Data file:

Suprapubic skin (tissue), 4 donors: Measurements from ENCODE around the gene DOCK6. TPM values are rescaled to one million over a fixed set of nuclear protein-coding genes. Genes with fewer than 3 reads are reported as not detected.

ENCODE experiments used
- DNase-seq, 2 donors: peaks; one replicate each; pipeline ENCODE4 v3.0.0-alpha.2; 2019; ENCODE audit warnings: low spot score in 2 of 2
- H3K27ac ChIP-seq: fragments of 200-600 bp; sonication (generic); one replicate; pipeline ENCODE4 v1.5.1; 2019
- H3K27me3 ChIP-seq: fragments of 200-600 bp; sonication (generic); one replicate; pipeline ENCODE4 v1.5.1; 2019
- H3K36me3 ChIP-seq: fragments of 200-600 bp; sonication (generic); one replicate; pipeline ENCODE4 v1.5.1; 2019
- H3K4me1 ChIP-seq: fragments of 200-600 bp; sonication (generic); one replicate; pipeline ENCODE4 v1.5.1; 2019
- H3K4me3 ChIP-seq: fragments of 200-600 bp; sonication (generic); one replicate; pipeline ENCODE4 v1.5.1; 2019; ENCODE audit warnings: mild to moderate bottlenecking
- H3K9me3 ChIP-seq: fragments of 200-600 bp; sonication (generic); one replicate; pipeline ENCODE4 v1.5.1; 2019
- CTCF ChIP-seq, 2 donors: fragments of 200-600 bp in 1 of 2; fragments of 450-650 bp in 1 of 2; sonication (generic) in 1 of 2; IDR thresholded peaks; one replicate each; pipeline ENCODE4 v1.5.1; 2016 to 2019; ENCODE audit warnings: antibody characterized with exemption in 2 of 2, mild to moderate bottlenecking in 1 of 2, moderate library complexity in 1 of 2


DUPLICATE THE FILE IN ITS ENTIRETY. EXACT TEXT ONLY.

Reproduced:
Suprapubic skin (tissue), 4 donors: Measurements from ENCODE around the gene DOCK6. TPM values are rescaled to one million over a fixed set of nuclear protein-coding genes. Genes with fewer than 3 reads are reported as not detected.

ENCODE experiments used
- DNase-seq, 2 donors: peaks; one replicate each; pipeline ENCODE4 v3.0.0-alpha.2; 2019; ENCODE audit warnings: low spot score in 2 of 2
- H3K27ac ChIP-seq: fragments of 200-600 bp; sonication (generic); one replicate; pipeline ENCODE4 v1.5.1; 2019
- H3K27me3 ChIP-seq: fragments of 200-600 bp; sonication (generic); one replicate; pipeline ENCODE4 v1.5.1; 2019
- H3K36me3 ChIP-seq: fragments of 200-600 bp; sonication (generic); one replicate; pipeline ENCODE4 v1.5.1; 2019
- H3K4me1 ChIP-seq: fragments of 200-600 bp; sonication (generic); one replicate; pipeline ENCODE4 v1.5.1; 2019
- H3K4me3 ChIP-seq: fragments of 200-600 bp; sonication (generic); one replicate; pipeline ENCODE4 v1.5.1; 2019; ENCODE audit warnings: mild to moderate bottlenecking
- H3K9me3 ChIP-seq: fragments of 200-600 bp; sonication (generic); one replicate; pipeline ENCODE4 v1.5.1; 2019
- CTCF ChIP-seq, 2 donors: fragments of 200-600 bp in 1 of 2; fragments of 450-650 bp in 1 of 2; sonication (generic) in 1 of 2; IDR thresholded peaks; one replicate each; pipeline ENCODE4 v1.5.1; 2016 to 2019; ENCODE audit warnings: antibody characterized with exemption in 2 of 2, mild to moderate bottlenecking in 1 of 2, moderate library complexity in 1 of 2